Motives: -The basic drives and urges of the individ ual are very important in securing attention.  Thirst, hunger, sex, curiosity, fear are some of the important motives that exercise definite influence upon atten tion.  When hungry we may attend to even distasteful food but while our belly is full we may not attend to even the tastiest one.

Mental set - up:- A person always attends to those objects, towards which his mind has set.  For example, on the day of examination the slightest thing concerning the examination easily attracts the attention of the students. 

Past experience: -Learning and previous experience facilitated attention.  If we know by our past experience that a particular person is sincere to us, we pay atten tion to what ever he advices.

  Emotion:- The emotional state, in which a person determines attention.  For example, a person attends only to bad qualities of his enemy. 

Habit: -Habit is also an important determinant of attention.  A man develops the habit of attending to necessary and desirable things and on the other hand also develops habit of not attending to unnecessary and undesirable things. 

Aim: -Every man has some immediate and ultimate aims.  So a student whose aim is to pass the examination will at once attend to the textbooks or notes.

Meaning:- In comparison to meaningless stimuli, meaningful stimulus attracts more attention. 

Disposition (natural tendency) and temperament:- Both are important internal factors which attract attention.  For example, a man having a religious disposition and spiritual temperament will attend to religious matters. 

Besides the conditions described above many other factors influence attention, such as heredity education, family, school, society, training etc.  which has a wide influence on attention. 

Duration and Degree of Attention

Span of Attention

The maximum amount of material that can be attended in a period of attention is called span of attention.  This can be visual attention or auditory attention

.  Span of visual attention:- Experiments have been carried out to measure the span of visual attention by making brief exposures to a number of objects.  Thetime of exposure is very short, ranging from 1/100 to 1/5 of a second.  The objects exposed to the eye are simple like dots, lines, letters or complex words or triangles, etc.  The mind can attend to only four or five separate units if the items are not grouped into familiar units.  But if the items are combined into meaningful wholes, for instance, letters are arranged into words, a large number of items can be perceived at once.

  Span of auditory attention: -The number of auditory impressions perceived at a single instance is slightly greater.  An adult can perceive eight sounds given rapidly in succession.  But when sounds are given in a rhythm, a much larger number of sounds can be perceived.

Duration of Attention

It refers to, how long one can attend to an object without a break.  If we attend to a single,simple object for instance, a dot, it will remain in the focus of our consciousness for only a second at the most, then something in the margin will crowd it out or memory of a past event will intrude.

  The duration of attention depends upon the nature of the material, the interest of the observer, and other conditions.

  Sustained Attention (Act of Fixation of Mind)

to sustain attention, is to concentrate one's activity continuously upon some object or a happening or a problem.  The individual attention always remains on track and the activity proceeds systematically without any serious distraction.  All internal as well as external factors of getting attention can be helpful in this track .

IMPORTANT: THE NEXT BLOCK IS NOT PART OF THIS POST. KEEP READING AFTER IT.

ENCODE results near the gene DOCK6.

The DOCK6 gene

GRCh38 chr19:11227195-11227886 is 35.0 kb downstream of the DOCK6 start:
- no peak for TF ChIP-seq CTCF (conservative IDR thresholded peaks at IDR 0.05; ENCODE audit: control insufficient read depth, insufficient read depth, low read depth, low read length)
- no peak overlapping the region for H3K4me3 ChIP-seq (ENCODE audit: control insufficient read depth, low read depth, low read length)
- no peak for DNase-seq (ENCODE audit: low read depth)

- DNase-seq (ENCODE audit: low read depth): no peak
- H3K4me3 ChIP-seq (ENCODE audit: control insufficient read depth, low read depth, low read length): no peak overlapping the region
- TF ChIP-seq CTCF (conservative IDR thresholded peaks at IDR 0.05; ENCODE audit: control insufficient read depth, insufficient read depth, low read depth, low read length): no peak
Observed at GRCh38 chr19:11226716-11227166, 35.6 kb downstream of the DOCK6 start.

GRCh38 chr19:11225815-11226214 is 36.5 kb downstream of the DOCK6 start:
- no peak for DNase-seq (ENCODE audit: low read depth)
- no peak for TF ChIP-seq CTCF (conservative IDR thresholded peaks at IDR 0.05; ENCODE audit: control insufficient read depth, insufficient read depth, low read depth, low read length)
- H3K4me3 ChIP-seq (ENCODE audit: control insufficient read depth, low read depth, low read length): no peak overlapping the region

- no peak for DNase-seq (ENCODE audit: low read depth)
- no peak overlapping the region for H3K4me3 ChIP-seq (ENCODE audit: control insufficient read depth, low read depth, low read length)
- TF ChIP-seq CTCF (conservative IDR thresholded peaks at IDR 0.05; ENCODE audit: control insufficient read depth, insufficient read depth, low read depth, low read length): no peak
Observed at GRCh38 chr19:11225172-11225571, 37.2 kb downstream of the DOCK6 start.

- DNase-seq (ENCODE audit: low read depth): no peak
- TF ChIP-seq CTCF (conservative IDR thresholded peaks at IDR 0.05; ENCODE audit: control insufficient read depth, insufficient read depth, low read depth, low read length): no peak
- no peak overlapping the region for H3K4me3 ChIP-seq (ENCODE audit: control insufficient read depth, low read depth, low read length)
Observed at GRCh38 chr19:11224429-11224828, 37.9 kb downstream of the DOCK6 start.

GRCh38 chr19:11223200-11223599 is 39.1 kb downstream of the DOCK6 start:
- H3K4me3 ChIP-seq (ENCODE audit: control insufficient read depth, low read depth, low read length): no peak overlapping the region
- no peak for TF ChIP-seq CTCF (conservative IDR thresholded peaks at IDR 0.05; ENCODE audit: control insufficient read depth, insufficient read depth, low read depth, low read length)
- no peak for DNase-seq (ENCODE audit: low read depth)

shifting attention

while paying attention towards an object or an event.  it is not possible to hold attention continuously with the same intensity for a longer duration.  It is constantly shifting from one object to another, from one aspect of the situation to another.  We can perform only one voluntary act at a time and not two or more acts at a time.  However, we can quickly shift attention from one voluntary act to another.

Division of Attention

Division of attention means to attend to two or more tasks simultaneously.  Psychologists say we cannot attend to two things at a given time and there is no possibility of division of attention. 

 The reason for paying attention to more than one task at a given time can be:

• In performing two tasks simultaneously one of quic the two activities requires no attention.

  • Attention rapidly shifts from one task to the other. 


Distraction means any stimulus whose presence interferes with the process of attention or draws away attention from the object which we wish to attend.  (HR Bhatia - 1968)

These alterations in attention reduce the efficiency  of work. 

Sources of Distraction

The sources of distraction vary very much.  They affect the individual according to his own mental set- up and personality characteristics.  The conditions which cause distraction to an individual may prove helpful in sustaining attention to others.

  • External factors / environmental factors

   • Internal factors

External Factors

Noise, music, improper lighting, uncomfortable seats, unfavorable temperature, inadequate ventilation, defective methods of teaching, defective voice of the teacher, etc.

  Internal factors

Emotional disturbances, ill health, boredom, lack of motivation, fatigue, etc. 

The nurse should take great care to get away all possible causes of distractions in working area so as to sustain attention.

Types of Distraction

Continuous Distraction

The distraction is continuous in nature.  For example, the sound of radio played continuously, the noise at the market place, etc.  Experiments have shown that adjustment to continuous distraction takes place quickly.

  Discontinuous Distraction

It is irregular.  For example, the hearing of someone's voice every now and then.  It interferes with work because of the impossibility of adjustment

.  Some major means of removing distractions are:

•   being active in work

• Disregard for distraction

•making the distraction a part of the work